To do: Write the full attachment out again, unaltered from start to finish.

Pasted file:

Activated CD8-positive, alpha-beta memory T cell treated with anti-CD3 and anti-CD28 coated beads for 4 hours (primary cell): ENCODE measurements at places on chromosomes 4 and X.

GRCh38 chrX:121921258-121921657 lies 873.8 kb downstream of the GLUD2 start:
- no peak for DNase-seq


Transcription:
Activated CD8-positive, alpha-beta memory T cell treated with anti-CD3 and anti-CD28 coated beads for 4 hours (primary cell): ENCODE measurements at places on chromosomes 4 and X.

GRCh38 chrX:121921258-121921657 lies 873.8 kb downstream of the GLUD2 start:
- no peak for DNase-seq